Damaged Sperm Ducts: The pathway of sperms from the testicles may get blocked by a number of factors including a genetic or developmental mistake or cause the absence of one or both tubes which transport the sperm from the testes to the penis, scarring from tuberculosis or some STDs may block the epididymis or tubes. Seven percent of infertile men cannot transport sperm from their testicles to out of their penis.
Torsion: Is caused by a supportive tissue abnormality which allows the testes to twist inside the scrotum to form extreme swelling. Torsion injures the blood supply to and causes testicular damage. Torsion can seriously impair fertility and cause permanent infertility when both testes twist.
Medical Conditions: Medical conditions such as severe surgery diabetes, HIV, thyroid disease, Cushing syndrome, heart attack, liver or kidney failure, and chronic anemia or certain types of medications can affect male fertility by impairing sperm production. Infections like prostatitis (inflammation in the prostate gland), orchitis (in the testicle), semino-vesculitis (in the glands that produce semen), or urethritis (in the urethra), may alter sperm motility. Infections in the testes may leave scar tissue that can block the epididymis. Certain cancers, particularly testicular cancer, severely impair sperm production. Chemotherapy and radiation can damage sperm quality and quantity. The risk for infertility increases with proximity of radiation treatments to the reproductive organs. Problems with the immune system can cause a man's body to treat sperm as if it were a foreign matter. As a result, the immune system may produce antibodies to fight and destroy the sperm. Sexually transmitted diseases or other infections such as chlamydia and gonorrhea can also become one of the causes of infertility in men.
Erectile Disfunction (ED): Erectile Disfunction is the result of a single, or more commonly a combination of multiple factors. ED was thought to be the result of psychological problems, but new research indicates that 90 percent of cases are with underlying medical issues. But most men who suffer from ED have a secondary psychological problem that can worsen the situation like performance anxiety, guilt, and low self-esteem. Many of the common causes of impotence include: diabetes, high blood pressure, heart and vascular disease, stress, hormone problems, pelvic surgery, trauma, venous leak, and the side effects of frequently prescribed medications.
Premature Ejaculation: Inability to control the ejaculatory response for at least thirty seconds following penetration is referred to as premature ejaculation. When ejaculation occurs before a man is able to fully insert his penis into his partner’s vagina this becomes a fertility issue.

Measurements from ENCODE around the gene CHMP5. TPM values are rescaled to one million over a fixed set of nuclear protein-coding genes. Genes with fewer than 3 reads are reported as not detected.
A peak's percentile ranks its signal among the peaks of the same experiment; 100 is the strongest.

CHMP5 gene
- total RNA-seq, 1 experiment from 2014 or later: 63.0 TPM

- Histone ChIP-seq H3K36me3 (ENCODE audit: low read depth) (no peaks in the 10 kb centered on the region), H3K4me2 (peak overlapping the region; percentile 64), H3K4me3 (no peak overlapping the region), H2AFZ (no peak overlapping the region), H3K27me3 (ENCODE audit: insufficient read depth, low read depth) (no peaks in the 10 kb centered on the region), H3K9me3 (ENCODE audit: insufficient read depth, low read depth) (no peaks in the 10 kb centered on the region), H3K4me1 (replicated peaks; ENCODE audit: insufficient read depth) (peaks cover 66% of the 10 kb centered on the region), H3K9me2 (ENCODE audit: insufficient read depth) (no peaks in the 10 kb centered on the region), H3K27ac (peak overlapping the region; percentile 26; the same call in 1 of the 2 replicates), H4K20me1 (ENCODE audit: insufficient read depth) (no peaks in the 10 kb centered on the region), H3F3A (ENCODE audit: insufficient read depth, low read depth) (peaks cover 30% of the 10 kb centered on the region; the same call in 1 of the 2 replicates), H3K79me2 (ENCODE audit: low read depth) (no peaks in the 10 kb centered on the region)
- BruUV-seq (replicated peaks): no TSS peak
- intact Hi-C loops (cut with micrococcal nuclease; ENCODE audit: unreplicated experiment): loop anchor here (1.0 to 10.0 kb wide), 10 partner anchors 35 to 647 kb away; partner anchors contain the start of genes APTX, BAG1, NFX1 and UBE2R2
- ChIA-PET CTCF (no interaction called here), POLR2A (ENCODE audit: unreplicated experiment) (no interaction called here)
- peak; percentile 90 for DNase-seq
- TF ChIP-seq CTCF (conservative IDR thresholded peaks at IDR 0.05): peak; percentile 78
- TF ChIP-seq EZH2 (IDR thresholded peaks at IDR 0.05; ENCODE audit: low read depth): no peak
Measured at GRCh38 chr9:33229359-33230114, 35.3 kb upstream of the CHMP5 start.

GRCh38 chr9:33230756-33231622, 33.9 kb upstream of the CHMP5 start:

Retrograde Ejaculation: In some conditions, the bladder sphincter does not close during ejaculation and semen gets ejaculated into the bladder rather than out through the urethra. Urine may be cloudy after ejaculation. This condition affects 1.5% of infertile men. Retrograde ejaculation can be the consequence of several conditions: Surgery to the lower part of the bladder or prostate, diseases such as diabetes and multiple sclerosis, spinal cord injury or surgery, medications such as tranquilizers, certain antipsychotics, or blood pressure medications also may cause temporary retrograde ejaculation.
Certain inherited disorders can impair fertility.
Cystic fibrosis can cause missing or obstructed vas deferens.
Polycystic kidney disease in which large cysts to form on the kidneys and other organs during adulthood, may cause infertility as the first symptom if cysts develop in the reproductive tract.
Klinefelter’s Syndrome is a genetic condition in which each cell in the human body has an additional X chromosome. Klinefelter’s Syndrome eventually causes all active testicular structures to atrophy. It is impossible to improve fertility once testicular failure has occurred.
Kartagener syndrome, a rare disorder that is associated with a reversed position of the major organs, also causes impaired sperm motility.
Several sexual problems exist that can affect male fertility. These problems are most often both psychological and physical in nature. It is difficult to separate the physiological and physical components. Stress can be an important reason for infertility. Ejaculatory Incompetence is a rare psychological condition prevents men from ejaculating during sexual intercourse even though they can ejaculate normally through masturbation. This condition sometimes responds well to behavioral therapy.
Bicycling may affect fertility and leads to impotence in men. Pressure from the bike seat may damage blood vessels and nerves that are responsible for erections. Mountain biking, exposes the perineum to more extreme shocks and vibrations and increases the risk for injuries to the scrotum. This can be reduced by using a padded or contoured bike seat set at the proper height and angle.
Sperm count may get affected by occupational or other long-term exposure to certain types of toxins such as herbicides and pesticides by either affecting testicular function or altering hormone systems. Chronic exposure to heavy metals such as lead, cadmium, or arsenic may affect sperm quality.